By the early 19th century the majority of people living in Stockingford were ribbon weavers, as demand for ribbons was high at this time due to the fashion for sewing ribbons to dresses and hats, particularly in London. Due to the growing population in Stockingford a church was built to administer to their spiritual needs and dedicated to St Paul. Shortly after this the ribbon trade was in turmoil as cheap imports began to flood the country, this was devastating for the people of Stockingford who relied heavily on this work to feed their families, soup kitchens were arranged to help the starving residents, the population at this time was 1386, almost half of which had not reached adult age. In the mid 19th century the prospects for the residents started to improve, as work was being carried out to pave the way for the Midland Railway to lay a line from Leicester to Birmingham a seam of blue clay was uncovered, and Haunchwood Brick and Tile Company was formed to extract the clay, for this workers were needed. In 1867 Reginald Stanley, along with his brother and brother in-law, also set up brick and tile manufacturing company producing blue bricks, they also produced decorated bricks which were very popular at the time, as they were used to decorate Victorian houses, examples of which can still be seen on buildings today, such as Barclays bank in Nuneaton, and the Gate hotel Abbey Street Nuneaton, which Reginald Stanley built, this has now become a clothing company. By the late 19th century Tomkinson and Hickman along with the trustees of Henry Stratford Dugdale and Henry Tretheny, the main land owners of the area, developed further brick and tile manufacturing also coal mining. There was also a mine opened in the village of Galley Common which was next to Stockingford, a short walk away, all this brought much needed jobs to the area. As Stockingford grew due to the new industries, further housing was also needed at this time, and work began to develop church road and Haunchwood Road.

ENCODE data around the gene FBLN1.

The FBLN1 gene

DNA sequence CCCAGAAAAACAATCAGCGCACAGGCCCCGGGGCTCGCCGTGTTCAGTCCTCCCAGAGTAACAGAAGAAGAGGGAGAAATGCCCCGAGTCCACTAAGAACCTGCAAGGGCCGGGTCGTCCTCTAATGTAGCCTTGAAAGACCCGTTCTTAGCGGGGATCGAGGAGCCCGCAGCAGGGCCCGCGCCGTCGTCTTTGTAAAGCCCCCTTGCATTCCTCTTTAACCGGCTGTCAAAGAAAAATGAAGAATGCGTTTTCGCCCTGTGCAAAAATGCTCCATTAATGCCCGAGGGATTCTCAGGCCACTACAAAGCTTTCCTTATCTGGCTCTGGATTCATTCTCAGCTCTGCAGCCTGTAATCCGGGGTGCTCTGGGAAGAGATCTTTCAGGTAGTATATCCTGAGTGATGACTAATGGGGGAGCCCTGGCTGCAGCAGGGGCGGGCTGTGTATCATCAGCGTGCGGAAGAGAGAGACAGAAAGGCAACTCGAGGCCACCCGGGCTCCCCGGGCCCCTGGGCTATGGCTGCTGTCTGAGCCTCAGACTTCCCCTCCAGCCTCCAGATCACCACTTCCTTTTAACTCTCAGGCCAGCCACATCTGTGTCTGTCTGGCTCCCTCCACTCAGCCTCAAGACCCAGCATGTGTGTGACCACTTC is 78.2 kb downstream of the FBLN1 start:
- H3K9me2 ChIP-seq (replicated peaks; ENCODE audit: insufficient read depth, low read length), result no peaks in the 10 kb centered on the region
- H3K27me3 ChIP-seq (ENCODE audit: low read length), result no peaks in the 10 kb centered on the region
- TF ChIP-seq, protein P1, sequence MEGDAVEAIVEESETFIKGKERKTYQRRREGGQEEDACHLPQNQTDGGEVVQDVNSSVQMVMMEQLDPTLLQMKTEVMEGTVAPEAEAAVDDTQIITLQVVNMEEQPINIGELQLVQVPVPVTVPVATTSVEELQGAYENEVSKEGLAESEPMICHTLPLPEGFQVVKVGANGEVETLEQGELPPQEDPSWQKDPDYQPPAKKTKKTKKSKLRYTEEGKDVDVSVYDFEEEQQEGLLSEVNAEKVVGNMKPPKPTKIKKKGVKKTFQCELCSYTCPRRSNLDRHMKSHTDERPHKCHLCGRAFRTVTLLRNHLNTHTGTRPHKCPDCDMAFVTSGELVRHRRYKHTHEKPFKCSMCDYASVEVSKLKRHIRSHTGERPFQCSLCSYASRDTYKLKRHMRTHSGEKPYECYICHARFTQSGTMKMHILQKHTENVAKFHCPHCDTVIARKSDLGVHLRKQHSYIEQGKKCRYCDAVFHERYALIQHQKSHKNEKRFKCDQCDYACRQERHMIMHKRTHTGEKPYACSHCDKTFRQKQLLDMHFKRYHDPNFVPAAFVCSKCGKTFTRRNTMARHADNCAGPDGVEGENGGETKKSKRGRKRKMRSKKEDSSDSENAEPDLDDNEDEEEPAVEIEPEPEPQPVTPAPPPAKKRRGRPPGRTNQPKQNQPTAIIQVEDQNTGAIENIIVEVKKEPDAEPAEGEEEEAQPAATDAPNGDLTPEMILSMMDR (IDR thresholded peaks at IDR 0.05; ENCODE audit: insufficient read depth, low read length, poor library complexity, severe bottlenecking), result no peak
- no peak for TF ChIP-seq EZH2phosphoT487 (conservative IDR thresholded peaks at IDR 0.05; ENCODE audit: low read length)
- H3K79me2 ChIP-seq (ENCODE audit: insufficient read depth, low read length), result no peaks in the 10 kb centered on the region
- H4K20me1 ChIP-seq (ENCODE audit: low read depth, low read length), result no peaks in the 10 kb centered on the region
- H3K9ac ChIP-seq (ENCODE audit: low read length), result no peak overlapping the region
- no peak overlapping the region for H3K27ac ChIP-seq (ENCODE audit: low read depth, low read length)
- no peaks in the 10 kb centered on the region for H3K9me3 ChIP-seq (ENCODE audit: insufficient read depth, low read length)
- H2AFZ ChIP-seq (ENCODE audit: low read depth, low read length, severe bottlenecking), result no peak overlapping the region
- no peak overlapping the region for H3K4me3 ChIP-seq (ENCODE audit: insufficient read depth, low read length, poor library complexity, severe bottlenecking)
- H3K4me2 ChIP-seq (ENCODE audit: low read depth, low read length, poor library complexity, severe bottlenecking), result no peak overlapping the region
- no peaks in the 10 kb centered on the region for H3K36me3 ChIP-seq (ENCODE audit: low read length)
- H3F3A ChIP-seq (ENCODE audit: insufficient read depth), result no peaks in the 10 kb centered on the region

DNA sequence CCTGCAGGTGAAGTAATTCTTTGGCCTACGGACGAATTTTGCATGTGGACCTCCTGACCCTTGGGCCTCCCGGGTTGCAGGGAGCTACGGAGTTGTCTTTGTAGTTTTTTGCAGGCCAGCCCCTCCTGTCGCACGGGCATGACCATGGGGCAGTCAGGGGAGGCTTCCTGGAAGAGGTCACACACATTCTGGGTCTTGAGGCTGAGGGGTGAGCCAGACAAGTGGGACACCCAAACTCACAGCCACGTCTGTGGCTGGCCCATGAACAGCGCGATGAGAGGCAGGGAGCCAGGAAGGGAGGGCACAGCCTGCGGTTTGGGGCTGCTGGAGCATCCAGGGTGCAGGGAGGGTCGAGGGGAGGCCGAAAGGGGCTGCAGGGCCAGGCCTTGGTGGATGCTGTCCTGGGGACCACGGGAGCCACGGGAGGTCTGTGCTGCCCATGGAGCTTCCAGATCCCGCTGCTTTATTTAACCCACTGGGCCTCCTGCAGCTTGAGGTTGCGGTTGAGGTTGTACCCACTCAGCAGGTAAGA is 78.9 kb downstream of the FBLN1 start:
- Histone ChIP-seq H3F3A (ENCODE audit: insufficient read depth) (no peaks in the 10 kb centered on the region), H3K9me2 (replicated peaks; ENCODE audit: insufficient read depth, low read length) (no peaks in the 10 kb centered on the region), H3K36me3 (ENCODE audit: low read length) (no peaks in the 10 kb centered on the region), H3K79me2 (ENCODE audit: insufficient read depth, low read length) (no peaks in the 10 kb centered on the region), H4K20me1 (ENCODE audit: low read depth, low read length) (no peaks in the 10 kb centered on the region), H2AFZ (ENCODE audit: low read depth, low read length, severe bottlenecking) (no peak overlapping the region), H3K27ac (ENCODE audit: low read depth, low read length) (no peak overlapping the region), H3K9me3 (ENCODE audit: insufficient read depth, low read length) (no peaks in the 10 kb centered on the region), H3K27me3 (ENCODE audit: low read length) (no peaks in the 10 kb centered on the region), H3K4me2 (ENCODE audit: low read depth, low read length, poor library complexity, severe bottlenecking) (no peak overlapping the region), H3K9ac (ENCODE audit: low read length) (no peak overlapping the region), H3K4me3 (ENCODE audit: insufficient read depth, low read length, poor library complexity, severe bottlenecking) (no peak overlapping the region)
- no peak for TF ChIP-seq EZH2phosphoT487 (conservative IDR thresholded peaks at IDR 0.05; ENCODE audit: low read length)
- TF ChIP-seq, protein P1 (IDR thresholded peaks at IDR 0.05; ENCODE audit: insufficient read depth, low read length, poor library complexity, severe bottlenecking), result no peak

The beginning of the 1900’s brought with it other changes in the lives of the residents of Stockingford, the installation of gas lighting, the opening of the Palace cinema and the arrival of the first petrol driven omnibus that allowed them the freedom to travel into Nuneaton. In 1922 a monument was erected in honour of the men who had worked in the Midland colliery, that were lost in the great war, this can be seen today, and stands in Whitlleford Road, a widow was also dedicated to the people who were killed. In total 201 people of Stockingford were lost during the war. In 1942 the Second World War came to Stockingford a once again the people were in the firering line, bombs were dropped close to the railway bridge, whittleford Road and also Cross Street.
Today the mines and brick and tile companies have all gone and there is little to show of their existence, the area were the Haunchwood Brick and Tile Co once stood, adjacent to Wittleford Road, is now known as Whittleford Park which local people have worked on to make it a pleasant area for all the communities in the surrounding area. Many of Stockingford’s residents now have to travel to work in other areas such as Nuneaton and Coventry. What was once a thriving industrial community is now just a village were people live. However some may feel it is better that way because of all the pollution the mines and tile manufacturing caused.